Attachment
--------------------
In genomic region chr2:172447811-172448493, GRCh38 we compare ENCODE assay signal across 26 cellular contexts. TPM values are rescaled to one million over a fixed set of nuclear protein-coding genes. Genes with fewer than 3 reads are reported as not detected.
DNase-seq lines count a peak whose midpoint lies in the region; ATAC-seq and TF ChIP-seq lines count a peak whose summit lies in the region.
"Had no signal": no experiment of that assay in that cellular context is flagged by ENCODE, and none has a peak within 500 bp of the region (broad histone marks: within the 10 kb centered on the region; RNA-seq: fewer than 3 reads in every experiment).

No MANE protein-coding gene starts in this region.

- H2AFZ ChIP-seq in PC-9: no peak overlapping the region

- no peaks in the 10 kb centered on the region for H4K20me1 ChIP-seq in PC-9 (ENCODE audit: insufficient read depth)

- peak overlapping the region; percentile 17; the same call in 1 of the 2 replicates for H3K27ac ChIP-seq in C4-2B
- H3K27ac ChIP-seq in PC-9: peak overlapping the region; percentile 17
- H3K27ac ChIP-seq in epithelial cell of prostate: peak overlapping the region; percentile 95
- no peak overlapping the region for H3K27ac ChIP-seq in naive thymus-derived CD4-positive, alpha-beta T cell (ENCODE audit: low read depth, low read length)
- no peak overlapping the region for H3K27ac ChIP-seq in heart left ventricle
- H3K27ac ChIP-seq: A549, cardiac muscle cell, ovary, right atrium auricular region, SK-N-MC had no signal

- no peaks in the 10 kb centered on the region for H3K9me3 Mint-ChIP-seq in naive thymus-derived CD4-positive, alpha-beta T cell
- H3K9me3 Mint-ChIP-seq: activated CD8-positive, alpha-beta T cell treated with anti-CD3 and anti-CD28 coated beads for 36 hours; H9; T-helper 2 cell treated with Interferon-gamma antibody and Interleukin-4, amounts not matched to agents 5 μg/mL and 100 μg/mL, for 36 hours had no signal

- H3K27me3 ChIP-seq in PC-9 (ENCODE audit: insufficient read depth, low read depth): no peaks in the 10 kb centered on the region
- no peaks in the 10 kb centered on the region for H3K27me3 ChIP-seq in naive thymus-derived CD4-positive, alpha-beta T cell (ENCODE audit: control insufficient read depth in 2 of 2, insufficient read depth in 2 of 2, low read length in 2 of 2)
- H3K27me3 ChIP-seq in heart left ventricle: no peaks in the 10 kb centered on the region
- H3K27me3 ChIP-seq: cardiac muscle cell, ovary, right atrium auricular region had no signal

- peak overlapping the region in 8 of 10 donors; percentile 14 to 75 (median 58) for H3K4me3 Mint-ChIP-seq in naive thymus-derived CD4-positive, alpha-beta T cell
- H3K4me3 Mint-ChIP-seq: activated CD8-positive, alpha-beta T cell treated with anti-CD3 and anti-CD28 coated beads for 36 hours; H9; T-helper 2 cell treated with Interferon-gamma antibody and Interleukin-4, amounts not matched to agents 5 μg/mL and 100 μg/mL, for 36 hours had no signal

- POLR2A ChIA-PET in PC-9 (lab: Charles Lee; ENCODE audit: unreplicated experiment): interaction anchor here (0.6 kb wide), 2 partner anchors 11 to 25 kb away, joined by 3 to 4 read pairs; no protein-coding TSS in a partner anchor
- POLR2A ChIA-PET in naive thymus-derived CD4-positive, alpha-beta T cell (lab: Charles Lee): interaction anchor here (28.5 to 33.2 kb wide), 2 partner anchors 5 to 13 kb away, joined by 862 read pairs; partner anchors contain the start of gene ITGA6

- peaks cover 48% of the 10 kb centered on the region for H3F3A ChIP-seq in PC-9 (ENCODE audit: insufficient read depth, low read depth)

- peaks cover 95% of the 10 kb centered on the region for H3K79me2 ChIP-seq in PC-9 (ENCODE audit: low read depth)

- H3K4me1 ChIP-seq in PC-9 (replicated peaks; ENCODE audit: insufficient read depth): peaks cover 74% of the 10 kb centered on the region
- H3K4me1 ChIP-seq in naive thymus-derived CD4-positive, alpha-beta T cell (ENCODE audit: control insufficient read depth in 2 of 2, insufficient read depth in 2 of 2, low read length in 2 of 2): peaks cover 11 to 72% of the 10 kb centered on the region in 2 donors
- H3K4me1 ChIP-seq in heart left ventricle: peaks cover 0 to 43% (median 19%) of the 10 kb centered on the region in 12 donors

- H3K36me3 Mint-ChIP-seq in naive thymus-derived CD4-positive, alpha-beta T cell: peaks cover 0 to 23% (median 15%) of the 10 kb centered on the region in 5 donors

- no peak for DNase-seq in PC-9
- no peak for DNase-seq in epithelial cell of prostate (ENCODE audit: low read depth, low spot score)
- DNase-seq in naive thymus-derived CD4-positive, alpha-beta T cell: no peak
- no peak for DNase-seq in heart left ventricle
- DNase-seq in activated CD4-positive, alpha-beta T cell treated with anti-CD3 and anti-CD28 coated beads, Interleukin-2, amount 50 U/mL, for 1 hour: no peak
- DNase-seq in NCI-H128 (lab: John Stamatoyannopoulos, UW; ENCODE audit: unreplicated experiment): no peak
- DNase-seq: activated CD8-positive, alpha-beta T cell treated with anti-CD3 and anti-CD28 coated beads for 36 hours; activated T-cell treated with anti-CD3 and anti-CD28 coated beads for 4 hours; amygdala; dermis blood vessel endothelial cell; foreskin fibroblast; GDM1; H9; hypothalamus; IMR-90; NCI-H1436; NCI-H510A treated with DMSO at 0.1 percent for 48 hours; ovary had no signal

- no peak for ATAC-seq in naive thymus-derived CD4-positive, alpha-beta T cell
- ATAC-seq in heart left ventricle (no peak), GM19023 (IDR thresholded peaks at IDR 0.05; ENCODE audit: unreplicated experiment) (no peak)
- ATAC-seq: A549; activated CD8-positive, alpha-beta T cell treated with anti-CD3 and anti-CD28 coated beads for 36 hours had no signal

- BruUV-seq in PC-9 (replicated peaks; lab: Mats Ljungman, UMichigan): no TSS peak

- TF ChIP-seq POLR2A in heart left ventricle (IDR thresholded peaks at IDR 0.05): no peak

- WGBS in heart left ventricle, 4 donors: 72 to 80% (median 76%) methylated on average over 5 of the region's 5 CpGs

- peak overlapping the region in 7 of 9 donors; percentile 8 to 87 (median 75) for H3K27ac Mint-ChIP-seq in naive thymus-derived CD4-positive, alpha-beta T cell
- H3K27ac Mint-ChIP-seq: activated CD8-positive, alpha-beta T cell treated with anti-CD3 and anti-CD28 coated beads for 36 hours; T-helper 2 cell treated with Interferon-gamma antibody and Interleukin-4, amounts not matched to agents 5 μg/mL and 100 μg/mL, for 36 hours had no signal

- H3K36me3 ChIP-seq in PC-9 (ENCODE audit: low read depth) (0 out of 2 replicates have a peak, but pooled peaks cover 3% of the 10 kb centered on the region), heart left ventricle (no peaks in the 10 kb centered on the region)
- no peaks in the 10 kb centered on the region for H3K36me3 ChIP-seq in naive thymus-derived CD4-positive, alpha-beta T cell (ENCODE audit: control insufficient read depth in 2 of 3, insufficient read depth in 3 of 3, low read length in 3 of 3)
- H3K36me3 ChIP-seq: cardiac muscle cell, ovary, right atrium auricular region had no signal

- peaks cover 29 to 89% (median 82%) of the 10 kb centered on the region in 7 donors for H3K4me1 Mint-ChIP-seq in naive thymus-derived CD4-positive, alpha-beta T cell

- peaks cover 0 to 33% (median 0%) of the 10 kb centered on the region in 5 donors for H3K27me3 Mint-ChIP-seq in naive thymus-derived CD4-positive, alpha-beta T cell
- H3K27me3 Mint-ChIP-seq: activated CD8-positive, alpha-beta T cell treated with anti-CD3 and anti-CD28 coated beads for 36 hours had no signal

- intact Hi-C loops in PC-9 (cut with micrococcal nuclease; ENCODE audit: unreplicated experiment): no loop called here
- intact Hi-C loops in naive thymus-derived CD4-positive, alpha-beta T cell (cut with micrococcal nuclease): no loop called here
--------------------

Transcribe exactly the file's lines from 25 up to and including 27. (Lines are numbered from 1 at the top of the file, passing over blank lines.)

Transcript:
- H3K4me1 ChIP-seq in PC-9 (replicated peaks; ENCODE audit: insufficient read depth): peaks cover 74% of the 10 kb centered on the region
- H3K4me1 ChIP-seq in naive thymus-derived CD4-positive, alpha-beta T cell (ENCODE audit: control insufficient read depth in 2 of 2, insufficient read depth in 2 of 2, low read length in 2 of 2): peaks cover 11 to 72% of the 10 kb centered on the region in 2 donors
- H3K4me1 ChIP-seq in heart left ventricle: peaks cover 0 to 43% (median 19%) of the 10 kb centered on the region in 12 donors